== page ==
1. Very little competition: MELI has a noteworthy competitor in Brazil (B2W), but outside of Brazil there is little if any competition that warrants mention. eBay and Amazon had to share the U.S. in their infancy and, over time, Europe as well. There was a smattering of smaller players too-Overstock.com comes to mind. MELI is raising the barriers to entry higher with every day that goes by without a major competitor (outside of Brazil, at least) to pester it. This alone warrants a material valuation premium.

2. Developed markets = dull, emerging markets = sexy: There's a reason that the acronym "BRIC" has become...well, an acronym. This market is, in our view, just beginning to reprice non-EM secular growth, so investors would do well to look outside of the U.S. and Europe for attractive 2008 returns. China has, of course, been by far the biggest beneficiary of the EM feeding frenzy. Latin American has taken a bit of a back seat thus far, and probably rightly so since the demographics suggest that the long-term growth opportunity is bigger in China than in Latin America. Growth in Latin America may not follow as steep a trajectory as China has, but unlike China the region is a net exporter of oil, copper, corn and lots of other "basic stuff that people need." Thanks to a 5+ year boom in commodities prices, Latin American exporters (and the central banks that tax their profits) have never been more flush with cash. Infrastructure is being built at a frenetic pace. A heretofore virtually nonexistent middle class is on the rise throughout the region-it is quickly learning the joys of disposable income. It's still early enough to hop aboard the Latin American E-Commerce Express, and MELI is the only USD-denominated ticket to ride.

3. A proven business model: We already know how this movie ends-the model has been proven to work extremely well. To wit, if you could go back to 1998, bringing with you the knowledge that eBay would go from less than $1B in GMV that year to $60B in GMV by the end of 2007, what multiple on 2000 EPS would you have been willing to pay? eBay did $0.05 in pro forma EPS in 2000-so EBAY shares currently trade at 660x 2000 EPS. Would you be willing to pay 300x 2000 EPS? 400x? You'd have made money if you did. We're not asking investors to pay anything like 300x a two-years-out EPS estimate. We're asking for 92x. It actually seems quite reasonable given the way this story played out in the U.S. between 1998 and 2000.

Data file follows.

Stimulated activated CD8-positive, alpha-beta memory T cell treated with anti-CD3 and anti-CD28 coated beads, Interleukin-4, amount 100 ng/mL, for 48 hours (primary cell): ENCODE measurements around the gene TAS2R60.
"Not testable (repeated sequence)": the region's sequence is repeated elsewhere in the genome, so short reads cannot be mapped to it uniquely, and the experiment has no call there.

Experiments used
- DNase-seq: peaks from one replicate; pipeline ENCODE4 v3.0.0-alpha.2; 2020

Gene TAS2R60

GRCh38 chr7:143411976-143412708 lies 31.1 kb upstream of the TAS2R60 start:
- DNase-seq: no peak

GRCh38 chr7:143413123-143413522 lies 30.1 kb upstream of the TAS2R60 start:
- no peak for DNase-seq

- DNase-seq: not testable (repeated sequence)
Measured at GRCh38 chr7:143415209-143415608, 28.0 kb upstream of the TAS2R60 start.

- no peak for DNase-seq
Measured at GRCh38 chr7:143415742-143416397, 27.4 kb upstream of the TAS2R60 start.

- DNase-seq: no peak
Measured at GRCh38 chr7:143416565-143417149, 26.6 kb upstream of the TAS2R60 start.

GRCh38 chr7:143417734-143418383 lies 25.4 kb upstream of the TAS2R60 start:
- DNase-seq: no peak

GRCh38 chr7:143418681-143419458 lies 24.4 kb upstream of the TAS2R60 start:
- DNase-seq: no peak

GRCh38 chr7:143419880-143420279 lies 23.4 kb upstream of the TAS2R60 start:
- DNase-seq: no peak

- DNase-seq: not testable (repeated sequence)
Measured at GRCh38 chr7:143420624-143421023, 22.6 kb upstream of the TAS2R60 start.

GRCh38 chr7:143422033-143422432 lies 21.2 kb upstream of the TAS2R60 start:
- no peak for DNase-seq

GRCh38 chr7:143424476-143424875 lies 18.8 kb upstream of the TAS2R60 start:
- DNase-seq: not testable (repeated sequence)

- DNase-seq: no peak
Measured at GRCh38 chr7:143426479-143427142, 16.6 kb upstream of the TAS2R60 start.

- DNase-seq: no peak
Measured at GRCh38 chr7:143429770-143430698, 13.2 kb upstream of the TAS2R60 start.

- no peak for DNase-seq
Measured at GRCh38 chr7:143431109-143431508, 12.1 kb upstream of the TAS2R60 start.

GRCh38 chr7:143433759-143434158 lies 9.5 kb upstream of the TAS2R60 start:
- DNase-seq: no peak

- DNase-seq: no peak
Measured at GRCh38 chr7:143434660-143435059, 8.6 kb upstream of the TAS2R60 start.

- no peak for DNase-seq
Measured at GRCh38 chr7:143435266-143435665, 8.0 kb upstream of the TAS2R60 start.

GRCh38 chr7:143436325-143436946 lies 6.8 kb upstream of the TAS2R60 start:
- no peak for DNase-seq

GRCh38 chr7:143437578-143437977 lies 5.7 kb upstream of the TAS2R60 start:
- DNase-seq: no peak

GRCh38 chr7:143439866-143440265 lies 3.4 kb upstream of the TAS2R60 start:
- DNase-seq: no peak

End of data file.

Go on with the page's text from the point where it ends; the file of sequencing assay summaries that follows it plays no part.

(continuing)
4. M&A: There is a high degree of likelihood that eBay (or some other 800 lbs Internet gorilla) will acquire MELI. It's fair to ask "why didn't eBay acquire MercadoLibre before it went public?" We think there are two reasons why: 1) eBay is "once bitten, twice shy" after the EachNet debacle in China (in other words, it is hesitant to take full control of a local player too soon); 2) its currency remains severely undervalued. eBay is far and away the most obvious potential acquirer, but Amazon, Google (GOOG) ($657.00, Buy/R. Sanderson) and Yahoo! (YHOO) ($23.16, Buy/R. Sanderson)-among others-shouldn't be ruled out just yet.

Risks to The Achievement Of Our Price Target

We highlight three in particular:

1) A material decrease in global demand for major commodities (copper, oil, corn, et al), which could lead to slower economic growth and a decline in currency values throughout Latin America

2) Slower than expected growth in internet adoption and/or broadband proliferation in Latin America

3) Geopolitical shocks with a direct adverse effect on one or more of the countries in which MELI operates.

Disclosure: none

Source: MercadoLibre: Buying on Weakness for Long-Term Returns